Hearsay testimony is testimony at the hearing, under oath, from someone who heard about what happened from another person or who saw or heard an incident on tape after-the-fact. Some states are prohibited by law from making a finding of fact based on only hearsay evidence. Hearsay testimony is not as credible as first-hand testimony because the person who actually witnessed what happened at the time is not testifying under oath at the hearing and therefore cannot be questioned by the hearing officer.
If the claimant appears at the hearing and denies everything, the claimant's first-hand denial almost always outweighs hearsay testimony. End result - the claimant probably wins.
Hearsay Evidence Includes:
Testimony about an interview of the people who saw what happened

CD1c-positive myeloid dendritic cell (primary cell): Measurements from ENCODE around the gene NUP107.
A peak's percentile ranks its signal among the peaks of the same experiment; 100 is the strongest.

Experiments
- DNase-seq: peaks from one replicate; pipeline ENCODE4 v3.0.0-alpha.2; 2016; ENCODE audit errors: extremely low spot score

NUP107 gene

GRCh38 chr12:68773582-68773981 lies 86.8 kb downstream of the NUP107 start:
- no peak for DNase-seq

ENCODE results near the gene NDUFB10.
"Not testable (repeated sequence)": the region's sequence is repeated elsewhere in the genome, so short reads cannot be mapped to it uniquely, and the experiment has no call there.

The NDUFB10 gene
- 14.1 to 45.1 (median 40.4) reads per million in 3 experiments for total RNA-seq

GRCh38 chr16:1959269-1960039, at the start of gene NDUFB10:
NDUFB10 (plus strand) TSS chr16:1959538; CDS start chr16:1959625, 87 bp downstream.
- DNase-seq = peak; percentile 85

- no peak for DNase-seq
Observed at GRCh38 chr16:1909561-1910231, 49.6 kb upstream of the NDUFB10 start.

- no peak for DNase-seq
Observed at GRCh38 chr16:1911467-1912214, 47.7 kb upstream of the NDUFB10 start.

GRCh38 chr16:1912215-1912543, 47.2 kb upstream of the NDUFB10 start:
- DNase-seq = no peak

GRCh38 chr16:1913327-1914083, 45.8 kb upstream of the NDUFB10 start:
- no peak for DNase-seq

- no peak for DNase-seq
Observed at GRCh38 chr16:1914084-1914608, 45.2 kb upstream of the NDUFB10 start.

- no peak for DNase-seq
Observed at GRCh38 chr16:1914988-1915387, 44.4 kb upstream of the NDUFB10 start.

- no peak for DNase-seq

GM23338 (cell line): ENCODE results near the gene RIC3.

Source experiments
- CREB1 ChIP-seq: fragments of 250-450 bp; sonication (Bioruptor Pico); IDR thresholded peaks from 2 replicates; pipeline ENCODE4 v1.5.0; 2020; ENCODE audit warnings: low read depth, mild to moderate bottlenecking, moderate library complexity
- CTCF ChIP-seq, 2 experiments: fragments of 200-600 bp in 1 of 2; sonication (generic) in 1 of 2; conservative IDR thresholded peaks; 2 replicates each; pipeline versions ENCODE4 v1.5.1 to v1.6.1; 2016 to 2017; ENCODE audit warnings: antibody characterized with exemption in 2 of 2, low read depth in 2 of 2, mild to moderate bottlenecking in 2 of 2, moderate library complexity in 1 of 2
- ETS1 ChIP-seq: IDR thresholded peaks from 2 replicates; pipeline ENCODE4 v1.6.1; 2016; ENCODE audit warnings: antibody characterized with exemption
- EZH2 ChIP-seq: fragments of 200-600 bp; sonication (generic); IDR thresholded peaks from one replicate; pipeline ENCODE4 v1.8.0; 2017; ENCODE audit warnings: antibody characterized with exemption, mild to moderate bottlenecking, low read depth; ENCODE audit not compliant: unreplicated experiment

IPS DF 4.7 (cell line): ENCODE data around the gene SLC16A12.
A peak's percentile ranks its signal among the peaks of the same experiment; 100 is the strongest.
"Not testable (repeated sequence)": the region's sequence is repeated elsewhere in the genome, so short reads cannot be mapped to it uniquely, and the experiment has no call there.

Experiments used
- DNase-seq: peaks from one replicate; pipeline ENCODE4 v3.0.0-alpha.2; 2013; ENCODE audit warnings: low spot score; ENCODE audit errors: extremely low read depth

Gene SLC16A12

Testimony about what was seen on video or heard on tape, unless the tape itself is presented as evidence
A written statement by someone who does not appear to testify
Documentation created by someone who does not appear to testify
Testimony about a complaint made by a customer
Testimony by anyone who did not see what happened, but who made a conclusion about the claimant's activities based on what they saw or heard later
As we discussed before, hearing decisions often come down to a question of credibility and greater weight will always be given to first-hand witness testimony. The hearing officer needs to decide who is the most credible to make his findings of fact. He/she uses the findings of fact to decide whether the facts support the claimant's eligibility for benefits in accordance with state law.